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War on words

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Terrorism, whether it be of the state or against it, has been short-cutting tedious political formalities at the price of democracy for centuries

Both experts and ordinary people, in Europe and across the pond, claim that our world is becoming increasingly insecure. The recent manifesto put together by fifty foreign policy experts, entitled 'A Compact between the US and Europe', inspired the US President and his EU counterparts to put on larger smiles and slightly more cordial handshakes in front of the media. But at home they continue their games of counterinsurgency threats, which are hardly more sophisticated than the policy ‘an eye for an eye’

What’s in a word?

‘Terrorism’ is just a new name for practices older than Old Testament, which itself depicts mythical and multiple cruelties. It’s meaning, however, is unclear as it can refer to both state policy and subversive movements. Take the French Revolution: the Jacobins ‘terrorised’ traitors within their ranks, before going for so-called public enemies. After The Suspects Act in 1793, panic ruled within the Assembly and the reign of terror reached the streets. In this manner, as at repeated intervals in history, terror would claim to be a legitimate means of defence against all sorts of unpatriotic forces. In a more recent example, the Cold War resulted in probably the most efficient stratagems of secretly nourished terrorism disguised as part of a worldwide conflict.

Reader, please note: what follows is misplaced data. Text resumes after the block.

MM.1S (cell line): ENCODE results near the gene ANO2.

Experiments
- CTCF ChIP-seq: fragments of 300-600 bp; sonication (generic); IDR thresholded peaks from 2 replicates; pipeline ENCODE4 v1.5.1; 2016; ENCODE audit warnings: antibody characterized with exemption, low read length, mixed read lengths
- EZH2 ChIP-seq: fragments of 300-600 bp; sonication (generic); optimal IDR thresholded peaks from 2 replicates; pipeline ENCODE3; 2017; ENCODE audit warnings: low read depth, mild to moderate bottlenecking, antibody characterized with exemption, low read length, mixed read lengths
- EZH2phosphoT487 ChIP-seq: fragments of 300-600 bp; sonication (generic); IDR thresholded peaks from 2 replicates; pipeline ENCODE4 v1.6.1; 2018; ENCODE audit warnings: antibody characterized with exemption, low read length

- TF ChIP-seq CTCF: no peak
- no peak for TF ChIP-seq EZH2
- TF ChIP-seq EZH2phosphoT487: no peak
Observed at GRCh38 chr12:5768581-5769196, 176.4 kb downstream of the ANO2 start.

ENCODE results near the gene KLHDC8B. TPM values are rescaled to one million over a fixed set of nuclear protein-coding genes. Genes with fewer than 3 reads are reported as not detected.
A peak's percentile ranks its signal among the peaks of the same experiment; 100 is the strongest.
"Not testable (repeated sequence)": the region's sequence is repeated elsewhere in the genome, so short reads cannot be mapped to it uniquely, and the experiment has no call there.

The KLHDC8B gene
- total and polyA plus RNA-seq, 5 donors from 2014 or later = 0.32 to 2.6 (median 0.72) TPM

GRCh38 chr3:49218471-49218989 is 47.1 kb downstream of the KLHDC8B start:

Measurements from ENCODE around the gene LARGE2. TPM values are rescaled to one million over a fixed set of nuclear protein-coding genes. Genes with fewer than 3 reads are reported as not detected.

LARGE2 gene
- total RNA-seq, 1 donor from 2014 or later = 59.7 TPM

Terrorists, now unwanted tools, greedy for blood and publicity, turned their arms against their ex-sponsors. Or rather against sponsors from within their own countries. It is precisely by means of foreign-funded terrorist campaigns that Afghani, Libyan and other fanatics were, to put it bluntly, westernised more than anyone could suspect. Imperceptibly, the self-proclaimed religious warriors surrendered to the temptation of so abhorred materialist and utilitarian attitude.

Vicious circle

But the tables have been turned again. For good or for bad, we can no longer influence the terrorists we supported, let alone argue with them. Western wisdom (psychotherapy? rehabilitation?) is useless when it comes to a suicide-bomber willing to be worshipped as martyr. Unable to comprehend the temptations that underlay the self-immolating impulse of a kamikaze, one should meditate on whether his (or her!) contempt for our lifestyle does not rhyme dangerously with our own critique theirs.

Ironically, all the dancers in this terrifying ballet seem almost equally mystified as to their motives for continuing with this spectacle of black versus white. It seems we are unwilling to remember the lessons from our past: to wear a crusader’s armour means first donning a shirt soaked in racial and religious prejudice dating from time immemorial.